Reporting and dissemination of industry versus non-profit sponsored economic analyses of six novel drugs used in oncology

K. S. Knox, J. R. Adams, B. Djulbegovic, T. J. Stinson, C. Tomori, C. L. Bennett

Research output: Contribution to journalArticlepeer-review


Purpose: Our prior study found that pharmaceutical-sponsored and non-profit sponsored analyses differed in their published assessments of the economic value of six new oncology drugs. In this study, we expand on our earlier findings and evaluate the association between funding source and 1) characteristics of the published study report and 2) journal type for dissemination of the previously evaluated economic studies. Methods: We reviewed the published cost-effectiveness literature for hematopoietic colony stimulating factors, 5-HT3 antagonist antiemetics, and taxanes. Two blinded investigators rated specific aspects of study reporting based on the US Public Health Service Panel on Cost-effectiveness in Health and Medicine criteria. Dissemination strategies were evaluated using impact factor scores from the Science Citation Index. Results: The operational aspects of pharmaceutical-sponsored study reporting were better overall than those associated with non-profit sponsored studies. Specifically, pharmaceutical-sponsored studies were more likely to be reported based on data obtained from randomized clinical trials or detailed cost-models (90% vs. 70%), to include descriptions of the source of cost differences (90% vs. 79%), to state whether the study was carried out from a societal, governmental, or insurer perspective (70% vs. 42%), and to clearly indicate the time-period over which costs were evaluated (65% vs. 50%). Nonprofit sponsored studies were more likely than pharmaceutical sponsored studies to report the generalizability of the findings, including being more likely to include information about how the data could be extrapolated to other clinical settings (58% vs. 35%), to include statements on the statistical significance of the findings (38% vs. 20%), and to clearly outline the cost per unit and data sources for the cost analyses (67% vs. 45%). A similar percent of pharmaceutical and non-profit sponsored studies reported background and conclusions with about 80% providing literature comparisons of the results (about 80%) and two thirds to three fourths discussing the limitations of the finding (75% for pharmaceutical-sponsored and 67% for non-profit sponsored studies). Most studies were published in low impact factor peer-reviewed journals, and journal impact factor scores were similar between pharmaceutical and nonprofit sponsored studies. Conclusions: Upon reviewing the entire pharmacoeconomic literature for six new oncology drugs, we identified differences in study reporting, but not in types of journals where studies were published, between pharmaceutical-sponsored and non-profit sponsored studies. These results, particularly the observed differences in data generalizability, may account in part for our previous finding of lower likelihood of reporting unfavorable conclusions in pharmaceutical-sponsored studies.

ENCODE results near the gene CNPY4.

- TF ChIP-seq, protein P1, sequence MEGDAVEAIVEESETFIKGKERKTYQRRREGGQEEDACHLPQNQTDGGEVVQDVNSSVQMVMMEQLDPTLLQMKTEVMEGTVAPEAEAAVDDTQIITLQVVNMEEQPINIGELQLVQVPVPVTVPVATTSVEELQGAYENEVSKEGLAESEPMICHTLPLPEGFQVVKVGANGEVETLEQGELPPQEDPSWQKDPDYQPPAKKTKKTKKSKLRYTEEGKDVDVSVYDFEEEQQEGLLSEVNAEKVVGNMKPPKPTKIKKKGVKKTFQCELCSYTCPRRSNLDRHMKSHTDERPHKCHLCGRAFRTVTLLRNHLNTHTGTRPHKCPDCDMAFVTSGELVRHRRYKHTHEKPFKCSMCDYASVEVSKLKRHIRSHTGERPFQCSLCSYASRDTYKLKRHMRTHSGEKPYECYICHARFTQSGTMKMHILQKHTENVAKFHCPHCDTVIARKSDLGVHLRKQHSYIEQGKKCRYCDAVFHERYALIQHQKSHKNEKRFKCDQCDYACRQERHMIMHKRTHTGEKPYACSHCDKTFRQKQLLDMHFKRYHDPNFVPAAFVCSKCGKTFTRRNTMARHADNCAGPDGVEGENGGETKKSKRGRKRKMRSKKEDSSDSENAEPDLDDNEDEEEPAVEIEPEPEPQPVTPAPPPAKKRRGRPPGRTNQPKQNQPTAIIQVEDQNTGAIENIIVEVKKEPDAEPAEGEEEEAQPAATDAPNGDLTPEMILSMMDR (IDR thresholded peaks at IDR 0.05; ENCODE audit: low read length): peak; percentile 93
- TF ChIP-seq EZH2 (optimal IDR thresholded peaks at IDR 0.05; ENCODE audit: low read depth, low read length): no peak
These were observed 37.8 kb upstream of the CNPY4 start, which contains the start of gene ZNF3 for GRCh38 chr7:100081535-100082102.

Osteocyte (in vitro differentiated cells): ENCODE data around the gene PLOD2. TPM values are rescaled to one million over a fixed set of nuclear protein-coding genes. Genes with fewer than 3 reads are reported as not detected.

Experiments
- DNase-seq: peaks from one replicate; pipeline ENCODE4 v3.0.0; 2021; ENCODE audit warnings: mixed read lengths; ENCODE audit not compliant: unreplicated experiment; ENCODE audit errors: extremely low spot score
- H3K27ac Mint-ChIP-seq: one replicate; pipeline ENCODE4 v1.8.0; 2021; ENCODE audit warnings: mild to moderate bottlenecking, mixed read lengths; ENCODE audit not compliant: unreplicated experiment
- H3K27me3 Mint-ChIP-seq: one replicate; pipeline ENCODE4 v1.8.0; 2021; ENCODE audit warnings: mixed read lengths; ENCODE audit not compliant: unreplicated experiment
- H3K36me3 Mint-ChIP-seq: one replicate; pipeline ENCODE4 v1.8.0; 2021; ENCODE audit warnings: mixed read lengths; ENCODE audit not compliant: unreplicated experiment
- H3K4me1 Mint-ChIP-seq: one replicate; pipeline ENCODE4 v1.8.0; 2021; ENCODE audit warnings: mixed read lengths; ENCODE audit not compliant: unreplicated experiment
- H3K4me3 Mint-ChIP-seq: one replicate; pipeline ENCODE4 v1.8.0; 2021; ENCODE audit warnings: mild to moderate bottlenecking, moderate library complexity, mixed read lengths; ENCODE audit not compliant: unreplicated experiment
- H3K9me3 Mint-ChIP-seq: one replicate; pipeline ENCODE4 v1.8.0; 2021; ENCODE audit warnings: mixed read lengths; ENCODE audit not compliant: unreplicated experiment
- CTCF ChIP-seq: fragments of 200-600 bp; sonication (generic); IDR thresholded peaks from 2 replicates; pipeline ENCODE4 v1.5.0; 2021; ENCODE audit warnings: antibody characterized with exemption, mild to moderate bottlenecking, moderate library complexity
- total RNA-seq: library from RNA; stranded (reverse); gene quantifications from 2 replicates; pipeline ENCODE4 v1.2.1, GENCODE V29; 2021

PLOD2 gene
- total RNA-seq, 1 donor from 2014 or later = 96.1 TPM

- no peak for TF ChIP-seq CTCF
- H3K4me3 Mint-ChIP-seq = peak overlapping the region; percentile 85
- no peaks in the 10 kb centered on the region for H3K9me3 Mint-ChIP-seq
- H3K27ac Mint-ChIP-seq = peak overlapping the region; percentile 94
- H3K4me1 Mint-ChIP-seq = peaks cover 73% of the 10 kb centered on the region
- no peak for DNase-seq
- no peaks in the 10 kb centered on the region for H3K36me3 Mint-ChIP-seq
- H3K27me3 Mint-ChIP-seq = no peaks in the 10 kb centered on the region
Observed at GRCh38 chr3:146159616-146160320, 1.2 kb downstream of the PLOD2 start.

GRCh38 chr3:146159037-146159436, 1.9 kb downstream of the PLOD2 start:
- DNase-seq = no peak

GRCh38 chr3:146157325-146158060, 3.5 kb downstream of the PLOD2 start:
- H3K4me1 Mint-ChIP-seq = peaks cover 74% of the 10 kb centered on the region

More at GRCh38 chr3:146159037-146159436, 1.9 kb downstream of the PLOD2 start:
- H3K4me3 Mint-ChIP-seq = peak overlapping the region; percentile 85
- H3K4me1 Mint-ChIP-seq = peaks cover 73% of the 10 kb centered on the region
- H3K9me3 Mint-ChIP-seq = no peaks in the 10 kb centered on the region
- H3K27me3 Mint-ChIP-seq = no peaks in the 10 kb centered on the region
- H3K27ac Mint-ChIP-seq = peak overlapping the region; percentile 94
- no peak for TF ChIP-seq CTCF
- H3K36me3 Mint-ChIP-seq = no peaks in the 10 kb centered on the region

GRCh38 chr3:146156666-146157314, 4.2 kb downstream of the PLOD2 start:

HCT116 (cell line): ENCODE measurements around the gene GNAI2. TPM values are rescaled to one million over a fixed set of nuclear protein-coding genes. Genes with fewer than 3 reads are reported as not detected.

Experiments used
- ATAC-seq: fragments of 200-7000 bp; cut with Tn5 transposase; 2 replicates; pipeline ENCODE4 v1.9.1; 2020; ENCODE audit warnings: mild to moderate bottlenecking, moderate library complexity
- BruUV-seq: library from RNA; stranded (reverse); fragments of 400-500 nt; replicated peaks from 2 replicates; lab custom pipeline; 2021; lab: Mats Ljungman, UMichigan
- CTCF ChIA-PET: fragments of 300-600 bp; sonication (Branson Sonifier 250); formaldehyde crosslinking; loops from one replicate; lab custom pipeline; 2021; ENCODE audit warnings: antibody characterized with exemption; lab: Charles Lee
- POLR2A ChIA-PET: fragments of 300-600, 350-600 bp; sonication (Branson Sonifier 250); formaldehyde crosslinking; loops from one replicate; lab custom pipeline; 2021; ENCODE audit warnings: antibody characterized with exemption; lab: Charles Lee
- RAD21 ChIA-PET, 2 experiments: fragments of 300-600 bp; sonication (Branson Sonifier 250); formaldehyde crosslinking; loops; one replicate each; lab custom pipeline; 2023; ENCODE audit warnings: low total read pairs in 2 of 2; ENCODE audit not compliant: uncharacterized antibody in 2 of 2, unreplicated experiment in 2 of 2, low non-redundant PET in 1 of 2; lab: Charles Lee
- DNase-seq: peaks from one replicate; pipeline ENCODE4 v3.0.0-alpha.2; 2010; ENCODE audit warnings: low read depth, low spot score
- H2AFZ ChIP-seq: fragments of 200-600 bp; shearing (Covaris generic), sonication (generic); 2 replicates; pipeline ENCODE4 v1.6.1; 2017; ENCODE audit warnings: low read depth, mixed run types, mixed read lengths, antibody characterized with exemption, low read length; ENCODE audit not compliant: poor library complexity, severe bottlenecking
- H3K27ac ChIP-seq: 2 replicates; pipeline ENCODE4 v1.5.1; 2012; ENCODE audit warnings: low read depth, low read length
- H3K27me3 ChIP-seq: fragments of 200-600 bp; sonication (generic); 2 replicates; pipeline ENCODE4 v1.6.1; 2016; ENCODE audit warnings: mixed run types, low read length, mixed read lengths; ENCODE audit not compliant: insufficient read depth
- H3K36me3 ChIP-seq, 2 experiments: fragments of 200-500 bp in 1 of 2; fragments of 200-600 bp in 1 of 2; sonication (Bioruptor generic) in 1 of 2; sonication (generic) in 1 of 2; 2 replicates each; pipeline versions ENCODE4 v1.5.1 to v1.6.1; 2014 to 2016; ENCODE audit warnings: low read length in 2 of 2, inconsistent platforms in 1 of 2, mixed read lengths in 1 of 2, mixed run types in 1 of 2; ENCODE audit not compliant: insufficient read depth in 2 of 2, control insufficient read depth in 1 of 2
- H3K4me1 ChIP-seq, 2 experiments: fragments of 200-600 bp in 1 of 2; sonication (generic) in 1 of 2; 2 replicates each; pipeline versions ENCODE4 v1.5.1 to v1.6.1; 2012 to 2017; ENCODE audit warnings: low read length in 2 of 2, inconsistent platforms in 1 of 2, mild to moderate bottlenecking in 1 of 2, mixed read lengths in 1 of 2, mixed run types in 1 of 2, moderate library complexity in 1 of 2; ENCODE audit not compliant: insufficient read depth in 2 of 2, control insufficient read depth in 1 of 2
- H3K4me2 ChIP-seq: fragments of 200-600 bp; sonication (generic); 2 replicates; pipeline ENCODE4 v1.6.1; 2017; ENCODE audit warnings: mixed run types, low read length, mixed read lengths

Original languageEnglish (US)
Pages (from-to)1591-1595
Number of pages5
JournalAnnals of Oncology
Issue number12
StatePublished - 2000
Externally publishedYes


  • Cost-effectiveness
  • Economic analyses
  • Pharmaceutical sponsorship

ASJC Scopus subject areas

  • Hematology
  • Oncology


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